Brothers and sisters:Owe nothing to anyone, except to love one another;for the one who loves another has fulfilled the law.The commandments, "You shall not commit adultery;you shall not kill; you shall not steal; you shall not covet," and whatever other commandment there may be,are summed up in this saying, namely, "You shall love your neighbor as yourself." Love does no evil to the neighbor;hence, love is the fulfillment of the law. (Rom 13:8-10)
Now, as I held a squirming toddler in the vestibule last Sunday and listened to this reading, I had fresh in my mind some recent debates about the worth, or lack thereof, of Vatican II. (More on those later.) And it struck me: In a way this passage has all the same problems that I often hear people complain about in Vatican II.
What Paul is doing here is taking a bunch of prohibitions and turning them into a positive command. Don't think that you just need to not steal, not kill, not covet, not commit adultery. All of these are partial ways of saying, "Love one another, for each human being is a unique and valued creature of the Lord your God." And so Paul seeks to innoculate us against our pharisaic sides by saying, "Don't focus on what you don't do, focus on what you must do."
One of the glosses of Vatican II that I've read which really rings true to me is that in a mood of profound optimism, the council fathers essentially sought to say: "Children, you have shown by your obedience to the law that you truly love God and wish to make yourselves pleasing to him. Thus, we would like to draw your eyes away from the law a bit encouragerage you to enter a more mature form of spirituality, not merely to 'do not' but to 'do'."
Now, I think they were right at a very deep level, in that to be spiritual adults we must not merely obey God's commands and the Church's disciplines but grow to have an understanding and love for God that is active in the world. But the danger is, if you say, "Let's stop emphasizing the letter of the law so heavily and start thinking about the spirit of the law" and your audience really was only up to understanding the letter of the law, their response will be "Oh goody! We don't have to follow that law any more."
And I think, honestly, that this is much of what happened with the chaos that Vatican II ushered in. The council fathers were right to think that many of the laity (and indeed the clergy) were on autopilot, going through motions and following laws that they didn't understand very well. The problem is, many of these people were so stuck on the motions and the laws, that all they heard from the council was "You don't have to worry about those laws so much anymore."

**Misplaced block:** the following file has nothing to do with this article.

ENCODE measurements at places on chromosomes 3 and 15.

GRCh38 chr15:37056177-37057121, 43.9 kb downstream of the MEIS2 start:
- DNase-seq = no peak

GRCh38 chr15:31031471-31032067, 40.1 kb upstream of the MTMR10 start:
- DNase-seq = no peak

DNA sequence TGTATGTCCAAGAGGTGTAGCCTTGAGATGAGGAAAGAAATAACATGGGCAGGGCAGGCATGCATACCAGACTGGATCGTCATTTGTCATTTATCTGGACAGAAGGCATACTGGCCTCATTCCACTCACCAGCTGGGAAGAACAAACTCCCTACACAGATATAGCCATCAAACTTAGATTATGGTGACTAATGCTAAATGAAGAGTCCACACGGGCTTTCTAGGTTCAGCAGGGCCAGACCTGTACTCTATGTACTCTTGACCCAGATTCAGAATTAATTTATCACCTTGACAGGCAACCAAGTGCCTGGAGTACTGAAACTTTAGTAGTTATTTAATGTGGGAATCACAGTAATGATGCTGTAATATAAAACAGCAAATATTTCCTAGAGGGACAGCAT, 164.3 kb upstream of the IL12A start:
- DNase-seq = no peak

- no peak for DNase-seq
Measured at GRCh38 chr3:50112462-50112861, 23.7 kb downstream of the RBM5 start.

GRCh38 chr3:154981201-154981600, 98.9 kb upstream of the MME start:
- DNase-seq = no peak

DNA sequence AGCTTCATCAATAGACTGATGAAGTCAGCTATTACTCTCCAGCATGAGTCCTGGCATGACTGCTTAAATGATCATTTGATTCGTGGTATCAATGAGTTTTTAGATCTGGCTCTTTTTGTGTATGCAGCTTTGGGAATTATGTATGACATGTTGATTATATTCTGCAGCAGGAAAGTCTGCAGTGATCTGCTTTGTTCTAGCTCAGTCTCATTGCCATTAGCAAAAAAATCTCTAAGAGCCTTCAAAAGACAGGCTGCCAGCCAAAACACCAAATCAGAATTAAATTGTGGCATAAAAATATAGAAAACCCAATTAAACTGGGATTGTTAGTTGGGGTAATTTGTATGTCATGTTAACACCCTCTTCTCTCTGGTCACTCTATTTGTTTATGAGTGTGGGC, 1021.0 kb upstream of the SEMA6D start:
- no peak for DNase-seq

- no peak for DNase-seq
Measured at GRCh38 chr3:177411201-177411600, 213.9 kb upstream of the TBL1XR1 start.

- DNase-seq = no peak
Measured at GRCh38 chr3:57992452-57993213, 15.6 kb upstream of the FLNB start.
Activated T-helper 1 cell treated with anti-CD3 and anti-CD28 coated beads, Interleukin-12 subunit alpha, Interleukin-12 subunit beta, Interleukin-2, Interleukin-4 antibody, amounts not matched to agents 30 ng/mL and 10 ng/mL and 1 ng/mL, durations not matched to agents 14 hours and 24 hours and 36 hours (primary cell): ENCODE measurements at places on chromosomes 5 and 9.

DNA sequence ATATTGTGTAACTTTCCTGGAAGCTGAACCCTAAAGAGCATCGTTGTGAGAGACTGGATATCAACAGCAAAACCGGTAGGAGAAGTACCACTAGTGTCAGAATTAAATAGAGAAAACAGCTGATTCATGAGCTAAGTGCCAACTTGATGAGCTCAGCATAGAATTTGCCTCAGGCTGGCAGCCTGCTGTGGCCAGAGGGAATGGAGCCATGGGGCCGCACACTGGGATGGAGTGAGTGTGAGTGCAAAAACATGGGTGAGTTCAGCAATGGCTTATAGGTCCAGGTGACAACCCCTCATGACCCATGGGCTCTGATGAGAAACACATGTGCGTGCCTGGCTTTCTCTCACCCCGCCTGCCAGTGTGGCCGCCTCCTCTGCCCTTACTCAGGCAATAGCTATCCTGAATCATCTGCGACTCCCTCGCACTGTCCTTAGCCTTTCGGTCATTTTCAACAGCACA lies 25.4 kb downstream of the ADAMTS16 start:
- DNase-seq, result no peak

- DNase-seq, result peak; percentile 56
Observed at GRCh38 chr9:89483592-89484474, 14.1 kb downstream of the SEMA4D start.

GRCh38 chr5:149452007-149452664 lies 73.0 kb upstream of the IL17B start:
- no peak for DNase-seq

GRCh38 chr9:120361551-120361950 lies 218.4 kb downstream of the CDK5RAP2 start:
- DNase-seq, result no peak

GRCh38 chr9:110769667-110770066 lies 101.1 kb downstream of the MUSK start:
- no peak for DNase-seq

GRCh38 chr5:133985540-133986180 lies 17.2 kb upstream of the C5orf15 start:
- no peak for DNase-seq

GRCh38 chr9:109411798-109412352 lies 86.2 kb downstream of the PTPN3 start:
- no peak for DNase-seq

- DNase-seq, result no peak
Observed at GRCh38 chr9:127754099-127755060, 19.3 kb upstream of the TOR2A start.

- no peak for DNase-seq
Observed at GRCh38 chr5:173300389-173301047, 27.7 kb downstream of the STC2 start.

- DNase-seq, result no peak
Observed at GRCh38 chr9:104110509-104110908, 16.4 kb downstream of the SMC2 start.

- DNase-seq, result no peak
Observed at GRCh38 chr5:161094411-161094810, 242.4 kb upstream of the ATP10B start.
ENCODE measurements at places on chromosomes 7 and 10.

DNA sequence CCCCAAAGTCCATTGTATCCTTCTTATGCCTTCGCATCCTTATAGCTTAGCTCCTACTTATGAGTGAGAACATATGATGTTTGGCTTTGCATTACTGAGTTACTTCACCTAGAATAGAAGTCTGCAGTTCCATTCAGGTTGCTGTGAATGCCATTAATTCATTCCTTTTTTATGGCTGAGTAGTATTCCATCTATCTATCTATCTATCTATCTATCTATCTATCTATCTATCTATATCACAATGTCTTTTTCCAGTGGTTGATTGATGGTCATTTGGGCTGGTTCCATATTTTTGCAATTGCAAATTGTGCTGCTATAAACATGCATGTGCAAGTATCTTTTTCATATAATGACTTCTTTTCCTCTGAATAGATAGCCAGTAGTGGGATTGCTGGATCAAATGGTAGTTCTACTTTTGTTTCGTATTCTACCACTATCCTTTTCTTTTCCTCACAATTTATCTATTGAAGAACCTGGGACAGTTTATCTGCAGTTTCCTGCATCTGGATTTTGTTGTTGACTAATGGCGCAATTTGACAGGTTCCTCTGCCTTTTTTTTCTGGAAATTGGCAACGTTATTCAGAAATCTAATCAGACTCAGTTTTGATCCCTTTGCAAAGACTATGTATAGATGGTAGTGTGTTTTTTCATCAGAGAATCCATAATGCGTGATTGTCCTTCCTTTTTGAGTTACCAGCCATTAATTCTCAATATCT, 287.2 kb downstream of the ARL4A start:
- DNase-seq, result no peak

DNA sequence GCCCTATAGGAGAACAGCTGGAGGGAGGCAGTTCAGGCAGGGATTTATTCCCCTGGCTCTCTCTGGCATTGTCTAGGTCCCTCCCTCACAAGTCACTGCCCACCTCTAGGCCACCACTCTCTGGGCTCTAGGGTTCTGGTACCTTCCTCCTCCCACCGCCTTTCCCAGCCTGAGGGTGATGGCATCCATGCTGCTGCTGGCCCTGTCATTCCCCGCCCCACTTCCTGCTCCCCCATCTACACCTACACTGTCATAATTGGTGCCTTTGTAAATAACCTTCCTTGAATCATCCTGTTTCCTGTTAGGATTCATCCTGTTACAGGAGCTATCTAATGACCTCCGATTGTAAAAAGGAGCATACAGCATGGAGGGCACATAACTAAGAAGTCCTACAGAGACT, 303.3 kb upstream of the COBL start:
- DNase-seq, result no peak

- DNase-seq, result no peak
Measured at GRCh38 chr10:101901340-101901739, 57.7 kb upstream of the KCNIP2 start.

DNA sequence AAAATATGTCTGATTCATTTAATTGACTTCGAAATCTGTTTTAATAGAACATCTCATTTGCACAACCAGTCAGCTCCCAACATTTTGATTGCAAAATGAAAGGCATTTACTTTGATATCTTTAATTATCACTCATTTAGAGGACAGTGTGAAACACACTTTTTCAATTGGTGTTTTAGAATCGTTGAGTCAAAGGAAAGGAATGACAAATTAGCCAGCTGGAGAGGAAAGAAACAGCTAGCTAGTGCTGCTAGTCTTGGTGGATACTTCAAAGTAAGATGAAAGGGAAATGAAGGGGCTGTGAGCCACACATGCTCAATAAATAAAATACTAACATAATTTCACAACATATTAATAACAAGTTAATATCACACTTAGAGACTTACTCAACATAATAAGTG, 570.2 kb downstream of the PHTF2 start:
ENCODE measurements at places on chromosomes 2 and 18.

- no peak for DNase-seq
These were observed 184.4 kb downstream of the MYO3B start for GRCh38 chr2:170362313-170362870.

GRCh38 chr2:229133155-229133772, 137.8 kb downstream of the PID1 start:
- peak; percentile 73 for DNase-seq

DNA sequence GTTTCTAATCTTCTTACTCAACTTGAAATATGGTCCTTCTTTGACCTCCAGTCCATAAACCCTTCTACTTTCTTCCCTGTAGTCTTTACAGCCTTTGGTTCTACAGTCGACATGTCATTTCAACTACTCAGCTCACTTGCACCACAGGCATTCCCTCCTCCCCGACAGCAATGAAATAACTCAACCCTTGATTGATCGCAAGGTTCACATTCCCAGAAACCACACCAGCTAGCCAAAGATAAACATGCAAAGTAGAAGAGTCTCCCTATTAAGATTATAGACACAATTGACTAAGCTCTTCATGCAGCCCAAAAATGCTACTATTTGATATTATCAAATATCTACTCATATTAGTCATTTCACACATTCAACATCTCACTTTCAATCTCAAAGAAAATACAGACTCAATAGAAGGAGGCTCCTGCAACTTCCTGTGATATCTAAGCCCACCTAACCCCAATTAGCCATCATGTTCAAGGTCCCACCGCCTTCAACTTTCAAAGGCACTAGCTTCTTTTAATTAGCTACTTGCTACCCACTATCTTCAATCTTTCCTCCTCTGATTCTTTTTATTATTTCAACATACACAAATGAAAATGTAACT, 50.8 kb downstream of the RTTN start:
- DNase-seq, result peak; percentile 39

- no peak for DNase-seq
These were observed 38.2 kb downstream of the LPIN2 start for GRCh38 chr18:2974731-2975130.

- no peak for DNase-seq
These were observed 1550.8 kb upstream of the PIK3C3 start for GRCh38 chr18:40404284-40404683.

For instance, think of the Friday fast. This had, for many Catholics, simply become an identity exercise. So when the bishops advised people that instead of abstaining from meat on Fridays they could, if they so chose, substitute another act of penance or charity to be performed on Friday's in commemoration of Christ's death what happened? People didn't hear the "substitute another penance or charity" part of the equation, they just heard the "you don't have to abstain from meat" part. So now even most church attending Catholics do no particular Friday penance.
It's easy to say, as many do, "Vatican II just produced a bunch of vaguely worded 'pastoral' guidance that destroyed the solid old church." But given the way the practice of Catholicism fell apart so quickly in many areas, there must have been something wrong in the first place. Furthermore, we find Christ and the apostles themselves often making these kinds of "vague" pastoral statements. After all, how much have we seen statement's like the above passage from Romans abused by those who object to traditional Christian morality. "Christ told us the greatest command is to love one another, so how can we say that it's wrong for two men to love one another." What these people forget is that Jesus (and Paul in the passage above) is not saying that people do not need to obey the law, rather he is explaining to them why they must obey the law. The commands such as "do no kill, do not steal, do not commit adultery" are the training wheels: they help us form a proper understanding of what "to love" is. You cannot throw someone with an unformed conscience out into the deep by saying "Just love everyone and you'll be fine." Before someone can get by with only the command "love one another" he must first have a firm idea of why having relations with his neighbors wife could never be an example of "loving".
Without question the implementation of Vatican II in many places was deeply deficient, but at root the documents of Vatican II did us no greater disservice than Christ himself: they gave us not only the precise, training wheel-style moral instructions, but also the general principles on which they are based. And like Christ's words, Vatican II's more general statements have been twisted by those who object to it's specific teachings, in order to turn it back as a weapon against itself.